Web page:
Dec 21, 2018

Public-Private Partnership Targets Storm Water Pollution

The partnership will combat storm water pollution and install green infrastructure

Public-private partnership aims to improve storm water pollution
Public-private partnership aims to improve storm water pollution

The Stormwater Authority of Chester, Pa., through its partnership with Corvias announced it will use $15 million in low interest loans from the Pennsylvania Infrastructure Investment Authority (PENNVEST) to remediate existing storm water assets and install new green infrastructure devices that will remove pollution and improve the health of local waterways, including Ridley Creek, Chester Creek and the Delaware River.

The funding will be used on storm water projects approved by the city council such as the Crozer Park Trail project and the Catch Basin Retrofit project. For the Crozer Park Trail project, the partnership will reduce existing impervious area, construct a new rain garden, and install vegetation and 90 deciduous trees along the trail. For the Catch Basin Retrofit program, the partnership will continue cleaning and inspecting drainage structures and then repair and/or retrofit identified basins requiring improvement.

“The successful financial close on projects through PENNVEST has allowed us to actively begin the Catch Basin Retrofit Phase of work throughout the city,” said Pete Littleton, senior operations manager, at Corvias. “We’re excited to move forward and continue all of our efforts, allowing Chester to realize greater potential from what had once been looked at as a singular water quality challenge.”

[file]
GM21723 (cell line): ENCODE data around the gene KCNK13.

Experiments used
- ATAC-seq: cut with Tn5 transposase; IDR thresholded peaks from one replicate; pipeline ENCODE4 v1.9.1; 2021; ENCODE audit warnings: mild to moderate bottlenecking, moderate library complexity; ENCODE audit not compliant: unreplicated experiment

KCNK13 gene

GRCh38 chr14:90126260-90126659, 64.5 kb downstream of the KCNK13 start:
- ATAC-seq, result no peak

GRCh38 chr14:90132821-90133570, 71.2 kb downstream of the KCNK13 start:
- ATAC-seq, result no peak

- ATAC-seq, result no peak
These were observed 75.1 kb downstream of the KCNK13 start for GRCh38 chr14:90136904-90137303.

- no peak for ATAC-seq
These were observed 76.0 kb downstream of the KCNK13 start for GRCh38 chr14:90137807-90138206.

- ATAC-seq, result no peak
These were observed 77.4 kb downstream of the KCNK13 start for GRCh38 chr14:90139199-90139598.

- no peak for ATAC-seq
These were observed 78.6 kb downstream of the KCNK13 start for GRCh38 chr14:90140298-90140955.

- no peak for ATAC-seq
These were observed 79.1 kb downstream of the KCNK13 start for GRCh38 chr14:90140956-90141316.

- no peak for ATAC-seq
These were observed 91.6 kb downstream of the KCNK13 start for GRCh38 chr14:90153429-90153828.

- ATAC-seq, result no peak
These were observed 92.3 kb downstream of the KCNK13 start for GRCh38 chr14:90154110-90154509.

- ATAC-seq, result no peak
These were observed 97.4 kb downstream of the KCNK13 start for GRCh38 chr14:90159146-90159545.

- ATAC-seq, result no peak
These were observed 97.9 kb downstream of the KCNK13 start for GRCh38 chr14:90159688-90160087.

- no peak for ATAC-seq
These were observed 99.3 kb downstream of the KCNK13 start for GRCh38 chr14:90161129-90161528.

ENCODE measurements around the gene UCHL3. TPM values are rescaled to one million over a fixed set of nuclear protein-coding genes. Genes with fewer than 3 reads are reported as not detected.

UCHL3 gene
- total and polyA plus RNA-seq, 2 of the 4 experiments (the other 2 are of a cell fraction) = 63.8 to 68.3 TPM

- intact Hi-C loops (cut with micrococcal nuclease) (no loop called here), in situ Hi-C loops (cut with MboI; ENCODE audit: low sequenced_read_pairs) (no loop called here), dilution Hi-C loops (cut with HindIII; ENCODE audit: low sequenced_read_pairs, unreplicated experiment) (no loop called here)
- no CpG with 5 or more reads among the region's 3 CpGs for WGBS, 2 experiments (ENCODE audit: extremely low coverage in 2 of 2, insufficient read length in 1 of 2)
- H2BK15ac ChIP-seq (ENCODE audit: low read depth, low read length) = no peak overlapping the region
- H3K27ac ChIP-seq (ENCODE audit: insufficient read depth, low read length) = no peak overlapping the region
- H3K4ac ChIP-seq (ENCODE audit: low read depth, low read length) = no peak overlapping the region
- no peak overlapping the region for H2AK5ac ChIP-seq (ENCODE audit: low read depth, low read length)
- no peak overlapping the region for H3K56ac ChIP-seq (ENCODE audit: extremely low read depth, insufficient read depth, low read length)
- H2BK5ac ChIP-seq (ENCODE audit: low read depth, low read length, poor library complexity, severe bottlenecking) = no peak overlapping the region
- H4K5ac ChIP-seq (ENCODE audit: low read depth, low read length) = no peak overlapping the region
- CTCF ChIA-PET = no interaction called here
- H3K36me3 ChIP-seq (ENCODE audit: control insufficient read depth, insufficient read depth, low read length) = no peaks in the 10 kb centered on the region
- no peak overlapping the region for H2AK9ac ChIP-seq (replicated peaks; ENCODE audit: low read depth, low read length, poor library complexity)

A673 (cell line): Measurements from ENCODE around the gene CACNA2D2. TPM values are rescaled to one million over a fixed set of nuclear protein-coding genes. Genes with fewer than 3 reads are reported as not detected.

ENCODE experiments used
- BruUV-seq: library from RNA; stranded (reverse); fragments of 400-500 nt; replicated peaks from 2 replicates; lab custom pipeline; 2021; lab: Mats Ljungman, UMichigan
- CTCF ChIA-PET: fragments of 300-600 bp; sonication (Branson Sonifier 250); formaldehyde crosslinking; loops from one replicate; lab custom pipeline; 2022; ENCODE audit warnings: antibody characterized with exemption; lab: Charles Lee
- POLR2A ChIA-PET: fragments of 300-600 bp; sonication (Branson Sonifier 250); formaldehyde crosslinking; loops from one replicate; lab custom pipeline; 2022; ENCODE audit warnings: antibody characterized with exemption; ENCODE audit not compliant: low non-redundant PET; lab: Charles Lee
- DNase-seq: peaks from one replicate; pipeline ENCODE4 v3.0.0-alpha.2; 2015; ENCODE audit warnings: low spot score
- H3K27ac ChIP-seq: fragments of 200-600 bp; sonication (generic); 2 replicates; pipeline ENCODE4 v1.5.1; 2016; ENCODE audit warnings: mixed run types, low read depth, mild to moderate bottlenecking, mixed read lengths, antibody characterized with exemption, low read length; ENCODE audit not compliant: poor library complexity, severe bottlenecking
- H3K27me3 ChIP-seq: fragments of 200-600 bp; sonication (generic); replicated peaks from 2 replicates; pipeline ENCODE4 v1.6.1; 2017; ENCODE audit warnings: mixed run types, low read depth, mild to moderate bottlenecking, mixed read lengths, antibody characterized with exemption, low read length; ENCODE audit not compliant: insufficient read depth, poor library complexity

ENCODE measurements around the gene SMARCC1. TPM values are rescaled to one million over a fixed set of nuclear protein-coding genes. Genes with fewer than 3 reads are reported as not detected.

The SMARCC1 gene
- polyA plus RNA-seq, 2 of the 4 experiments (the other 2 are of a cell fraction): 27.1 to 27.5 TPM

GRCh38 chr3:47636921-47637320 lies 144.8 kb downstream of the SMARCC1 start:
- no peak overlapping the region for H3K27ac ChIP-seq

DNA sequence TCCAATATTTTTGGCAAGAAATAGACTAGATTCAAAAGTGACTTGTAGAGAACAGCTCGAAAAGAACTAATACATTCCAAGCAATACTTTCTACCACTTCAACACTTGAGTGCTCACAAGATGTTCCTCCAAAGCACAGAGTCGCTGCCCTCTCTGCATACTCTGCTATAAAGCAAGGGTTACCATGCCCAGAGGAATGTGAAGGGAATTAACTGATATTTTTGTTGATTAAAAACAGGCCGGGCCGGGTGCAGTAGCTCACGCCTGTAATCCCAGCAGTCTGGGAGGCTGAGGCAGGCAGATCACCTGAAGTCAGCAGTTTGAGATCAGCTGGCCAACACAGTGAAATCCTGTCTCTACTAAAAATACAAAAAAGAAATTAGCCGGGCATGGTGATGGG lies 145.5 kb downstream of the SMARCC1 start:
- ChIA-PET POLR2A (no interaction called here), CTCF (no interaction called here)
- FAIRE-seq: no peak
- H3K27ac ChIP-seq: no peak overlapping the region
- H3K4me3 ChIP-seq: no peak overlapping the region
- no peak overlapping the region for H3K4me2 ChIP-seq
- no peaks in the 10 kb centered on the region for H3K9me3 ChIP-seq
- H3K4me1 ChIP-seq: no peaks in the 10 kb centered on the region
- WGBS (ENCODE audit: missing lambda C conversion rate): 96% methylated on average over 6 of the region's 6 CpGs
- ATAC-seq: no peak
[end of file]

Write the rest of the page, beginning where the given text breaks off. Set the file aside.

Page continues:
The Stormwater Authority of Chester and Corvias have partnered on this community-based public-private partnership program to plan, implement and manage an integrated water quality program within the city of Chester with an initial $50 million water quality infrastructure development, including a long-term (30-year) operation and maintenance program. The effort will support greater greening efforts in the region, building local capacity, driving economic development and providing education and training in water quality developments for this historically impoverished, overly burdened, urbanized community in the Delaware River watershed.

The partnership has received support from the community to include the industrial, business and residential sectors and their investment in the success of these efforts that aim to not only support the redevelopment and beautification of the city of Chester but foster community engagement and empowerment.

“Our intent is to control storm water runoff through outreach, education, construction, operation and maintenance of a storm water system,” said Dr. Horace Strand, executive manager at the Stormwater Authority of Chester. “This partnership has already allowed us to make headway on that goal and we are proud and appreciative of how the community and stakeholders have supported this great endeavor.”

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